Predictive vs. Prescriptive Analytics: What’s the Difference?

Use Cases & Projects Catie Grasso

The bulk of an organization’s data science, machine learning, and AI conquests come down to improving decision-making capabilities. Teams may aim to achieve new levels of agility, expedite the time to insights, or refine the process leading up to the business value extraction so that it’s more efficient. When during this process, though, should data executives get either predictive or prescriptive? Is there a time when both analytics approaches should be used in unison? We’ll unpack the answers in this blog post.

To begin, let’s break down the key differences between predictive and prescriptive analytics:

Predictive analytics aim to predict what is going to happen and aren’t valuable unless they are actionable. Examples of popular predictive analytics use cases include churn prevention, demand forecasting, fraud detection, and predictive maintenance.With the example of churn prevention, the goal would be to figure out what the customer is ultimately going to do and when so that the organization can intervene and hopefully avoid the churn (or at least mitigate the risks associated with it).

→ Guidebook: Reduce Churn With Predictive Analytics

Prescriptive analytics take predictive analytics one step further — not only do they provide new information to make the aforementioned forecasts and predictions a reality, but they represent a paradigm shift and further model development. If predictive analytics cover what is bound to happen, prescriptive analytics aim to deduce the steps that should be taken to achieve a certain outcome — they’re much more actionable than their predictive counterpart. Staying with the churn reduction example, prescriptive analytics involve figuring out how to make the customers stay (such as by building targeted marketing campaigns for those customers like in this uplift modeling example).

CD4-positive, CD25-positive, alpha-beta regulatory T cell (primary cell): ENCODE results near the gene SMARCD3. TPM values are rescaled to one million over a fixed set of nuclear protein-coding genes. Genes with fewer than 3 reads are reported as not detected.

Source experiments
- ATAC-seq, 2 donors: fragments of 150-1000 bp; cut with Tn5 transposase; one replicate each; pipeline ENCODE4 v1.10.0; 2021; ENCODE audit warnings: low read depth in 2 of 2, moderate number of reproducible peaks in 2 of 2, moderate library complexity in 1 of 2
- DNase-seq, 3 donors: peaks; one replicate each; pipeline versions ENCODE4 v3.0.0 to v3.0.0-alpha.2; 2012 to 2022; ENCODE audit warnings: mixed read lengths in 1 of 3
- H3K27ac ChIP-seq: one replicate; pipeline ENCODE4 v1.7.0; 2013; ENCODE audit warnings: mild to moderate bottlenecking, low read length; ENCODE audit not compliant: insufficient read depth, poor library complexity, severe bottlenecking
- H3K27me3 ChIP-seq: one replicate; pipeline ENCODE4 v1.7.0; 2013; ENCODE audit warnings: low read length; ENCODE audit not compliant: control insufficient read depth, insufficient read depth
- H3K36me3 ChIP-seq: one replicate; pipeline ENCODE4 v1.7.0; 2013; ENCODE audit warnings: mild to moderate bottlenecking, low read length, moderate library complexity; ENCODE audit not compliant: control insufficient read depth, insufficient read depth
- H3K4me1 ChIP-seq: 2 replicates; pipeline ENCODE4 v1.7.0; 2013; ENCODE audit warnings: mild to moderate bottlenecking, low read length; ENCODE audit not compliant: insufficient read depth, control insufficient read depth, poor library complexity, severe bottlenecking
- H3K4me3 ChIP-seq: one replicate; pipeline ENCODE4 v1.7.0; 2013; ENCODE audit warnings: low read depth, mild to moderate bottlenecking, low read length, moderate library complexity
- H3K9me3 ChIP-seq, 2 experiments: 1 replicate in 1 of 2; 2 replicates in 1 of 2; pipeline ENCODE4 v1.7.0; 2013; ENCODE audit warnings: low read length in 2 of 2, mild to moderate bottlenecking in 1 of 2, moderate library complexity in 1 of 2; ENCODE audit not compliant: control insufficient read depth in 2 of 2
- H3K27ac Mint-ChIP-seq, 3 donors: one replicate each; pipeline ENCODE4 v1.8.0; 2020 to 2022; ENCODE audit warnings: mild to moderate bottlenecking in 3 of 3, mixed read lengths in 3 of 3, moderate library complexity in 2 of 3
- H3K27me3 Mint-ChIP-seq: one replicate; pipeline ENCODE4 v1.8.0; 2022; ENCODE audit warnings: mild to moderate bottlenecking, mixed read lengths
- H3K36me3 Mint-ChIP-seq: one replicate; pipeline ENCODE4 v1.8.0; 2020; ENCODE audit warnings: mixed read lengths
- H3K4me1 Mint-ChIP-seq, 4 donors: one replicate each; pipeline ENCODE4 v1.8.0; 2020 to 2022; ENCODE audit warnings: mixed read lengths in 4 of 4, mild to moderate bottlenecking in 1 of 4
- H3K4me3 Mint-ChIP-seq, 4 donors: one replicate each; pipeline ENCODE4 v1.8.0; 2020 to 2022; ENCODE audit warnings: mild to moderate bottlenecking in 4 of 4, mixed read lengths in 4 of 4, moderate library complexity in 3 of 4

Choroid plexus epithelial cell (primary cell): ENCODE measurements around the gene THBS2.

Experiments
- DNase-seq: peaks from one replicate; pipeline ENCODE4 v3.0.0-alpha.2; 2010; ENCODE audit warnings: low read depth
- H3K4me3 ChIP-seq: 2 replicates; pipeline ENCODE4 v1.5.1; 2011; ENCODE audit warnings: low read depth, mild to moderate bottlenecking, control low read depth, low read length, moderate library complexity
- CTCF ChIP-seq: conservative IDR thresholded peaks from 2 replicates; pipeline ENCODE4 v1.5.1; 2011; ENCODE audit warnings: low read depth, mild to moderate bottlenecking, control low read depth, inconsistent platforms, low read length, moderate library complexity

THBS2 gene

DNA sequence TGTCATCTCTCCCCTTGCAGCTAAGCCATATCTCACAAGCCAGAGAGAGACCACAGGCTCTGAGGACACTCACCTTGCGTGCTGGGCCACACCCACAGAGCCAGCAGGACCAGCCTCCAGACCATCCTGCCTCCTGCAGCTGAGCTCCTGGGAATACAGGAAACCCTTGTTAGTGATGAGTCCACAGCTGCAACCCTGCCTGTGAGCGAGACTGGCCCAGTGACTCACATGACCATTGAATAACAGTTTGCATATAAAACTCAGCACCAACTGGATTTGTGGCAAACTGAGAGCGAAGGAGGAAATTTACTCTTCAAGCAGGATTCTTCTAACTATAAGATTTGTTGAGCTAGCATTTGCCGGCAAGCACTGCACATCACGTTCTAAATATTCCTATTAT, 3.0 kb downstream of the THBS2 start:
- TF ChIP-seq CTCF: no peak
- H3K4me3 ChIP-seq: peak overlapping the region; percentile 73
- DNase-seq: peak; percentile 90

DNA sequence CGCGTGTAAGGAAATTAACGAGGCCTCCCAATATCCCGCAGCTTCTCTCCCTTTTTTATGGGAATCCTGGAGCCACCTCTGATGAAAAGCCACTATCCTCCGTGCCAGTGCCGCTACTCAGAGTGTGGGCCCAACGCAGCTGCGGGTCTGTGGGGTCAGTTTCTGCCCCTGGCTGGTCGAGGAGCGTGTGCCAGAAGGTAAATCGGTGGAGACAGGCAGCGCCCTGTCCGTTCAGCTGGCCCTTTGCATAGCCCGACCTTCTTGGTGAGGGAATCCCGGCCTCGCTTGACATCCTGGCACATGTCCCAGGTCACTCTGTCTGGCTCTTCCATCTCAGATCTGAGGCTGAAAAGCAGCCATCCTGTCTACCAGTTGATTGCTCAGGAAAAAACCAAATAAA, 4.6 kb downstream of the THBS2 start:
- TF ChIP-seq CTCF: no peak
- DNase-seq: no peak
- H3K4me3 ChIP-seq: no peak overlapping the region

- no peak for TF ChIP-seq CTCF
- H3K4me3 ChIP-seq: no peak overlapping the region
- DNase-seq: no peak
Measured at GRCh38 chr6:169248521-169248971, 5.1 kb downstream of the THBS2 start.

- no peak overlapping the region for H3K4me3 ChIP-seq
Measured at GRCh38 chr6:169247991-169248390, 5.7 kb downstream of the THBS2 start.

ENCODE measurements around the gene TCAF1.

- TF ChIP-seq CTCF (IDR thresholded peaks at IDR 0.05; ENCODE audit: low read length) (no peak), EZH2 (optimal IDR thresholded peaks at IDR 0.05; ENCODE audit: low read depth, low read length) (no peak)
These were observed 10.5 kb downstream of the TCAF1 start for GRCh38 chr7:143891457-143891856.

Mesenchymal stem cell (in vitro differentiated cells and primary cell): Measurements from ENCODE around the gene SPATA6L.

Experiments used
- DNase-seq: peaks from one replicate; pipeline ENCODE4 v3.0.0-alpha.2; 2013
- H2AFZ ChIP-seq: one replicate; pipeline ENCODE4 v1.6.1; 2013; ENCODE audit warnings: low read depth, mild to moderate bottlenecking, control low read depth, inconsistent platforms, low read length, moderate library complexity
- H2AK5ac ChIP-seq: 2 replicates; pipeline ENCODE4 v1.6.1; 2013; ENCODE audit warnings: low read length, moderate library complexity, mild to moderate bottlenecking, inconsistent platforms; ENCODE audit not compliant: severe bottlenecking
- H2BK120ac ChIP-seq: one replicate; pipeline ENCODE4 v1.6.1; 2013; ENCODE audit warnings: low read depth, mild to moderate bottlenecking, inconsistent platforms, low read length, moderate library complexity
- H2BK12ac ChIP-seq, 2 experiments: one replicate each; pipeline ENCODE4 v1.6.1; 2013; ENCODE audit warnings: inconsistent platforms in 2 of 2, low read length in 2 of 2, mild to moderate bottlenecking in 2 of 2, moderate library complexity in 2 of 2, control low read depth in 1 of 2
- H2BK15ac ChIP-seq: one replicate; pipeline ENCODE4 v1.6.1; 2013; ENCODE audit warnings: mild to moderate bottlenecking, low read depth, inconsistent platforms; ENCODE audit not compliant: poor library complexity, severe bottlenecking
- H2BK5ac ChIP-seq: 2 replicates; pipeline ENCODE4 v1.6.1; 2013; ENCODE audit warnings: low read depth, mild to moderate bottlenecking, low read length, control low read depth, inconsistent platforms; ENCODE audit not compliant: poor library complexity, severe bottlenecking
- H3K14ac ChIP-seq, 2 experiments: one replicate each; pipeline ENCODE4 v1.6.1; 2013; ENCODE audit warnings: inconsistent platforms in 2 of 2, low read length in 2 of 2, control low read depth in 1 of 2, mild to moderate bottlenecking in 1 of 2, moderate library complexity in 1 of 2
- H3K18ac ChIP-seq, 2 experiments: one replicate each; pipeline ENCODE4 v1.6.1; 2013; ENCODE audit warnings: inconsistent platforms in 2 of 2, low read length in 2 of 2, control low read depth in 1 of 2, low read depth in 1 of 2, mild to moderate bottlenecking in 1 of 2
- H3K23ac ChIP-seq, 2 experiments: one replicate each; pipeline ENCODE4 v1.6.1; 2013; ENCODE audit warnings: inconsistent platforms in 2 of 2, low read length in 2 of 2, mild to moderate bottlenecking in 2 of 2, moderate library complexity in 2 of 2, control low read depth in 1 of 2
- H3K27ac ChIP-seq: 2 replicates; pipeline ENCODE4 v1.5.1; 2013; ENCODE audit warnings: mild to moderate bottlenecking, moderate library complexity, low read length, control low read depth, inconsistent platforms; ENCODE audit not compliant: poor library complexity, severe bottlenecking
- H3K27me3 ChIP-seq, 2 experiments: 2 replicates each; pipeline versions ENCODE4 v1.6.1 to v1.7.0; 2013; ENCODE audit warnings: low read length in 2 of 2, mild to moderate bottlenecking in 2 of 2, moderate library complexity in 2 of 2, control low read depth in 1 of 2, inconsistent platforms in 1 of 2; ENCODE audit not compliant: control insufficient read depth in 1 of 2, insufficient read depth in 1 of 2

Prescriptive solutions should be leveraged when you need to move beyond predictive analytics, such as with a recommendation engine that weighs your business needs against model outcomes. Once tools with forecasting capabilities are in place, the business problem or objective is outlined and prescriptive analytics arm managers with a path to success to improve business outcomes and provide value. Additional examples of prescriptive analytics at work may include:

  • Predictive maintenance: going beyond “this machine will likely break on this date” to “this is the best time to take it out of service” to respond proactively
  • Supply chain optimization: instead of just forecasting shipping delays and lead times during a busy period, finding a new solution to avoid these delays at all (i.e., new supplier relationships, new delivery routes, etc.)
  • Financial services: working to decide which services and products to offer to certain customers based on specific actions they’ve taken (i.e., opening a new account)

Should You Use Both Approaches Together?

Although prescriptive analytics is quite a buzzword phrase in the analytics space, many data and analytics leaders actually have limited experience with their real-world application (or don’t know that, yes, prescriptive analytics can be used together with predictive analytics).

While the process for combining predictive and prescriptive analytics won’t always make sense (and will vary depending on the business problem and its complexity), doing so can be significantly beneficial in working toward finding a solution to said problem. According to Gartner, “Bringing together forecasts (a form of predictive analytics) with optimization (a form of prescriptive analytics) lets an organization explore how changes to different variables are likely to affect the outcomes or alter the relative trade-offs. This combined, composable approach gets to the heart of the task of adding business value.”*

Gartner predictive and prescriptive analyticsSource: Gartner

At its core, moving from predictive to prescriptive analytics is the natural next step for organizations keen on becoming more proactive and less reactive, working to solve the issues brought up in the predictive data analysis. Predictive analytics sets the stage by producing the raw material for making more sound and informed decisions, while prescriptive analytics produce an array of decision options to weigh against each other and, ultimately, make the one that has the greatest impact on the business.

Particularly as industries continue to cope and regain their footing amidst the global health crisis, finding ways to drive desired outcomes or accelerate results will be critical, and the right balance of predictive and prescriptive analytics can help.

*Gartner, When and How to Combine Predictive and Prescriptive Techniques to Solve Business Problems, 2020

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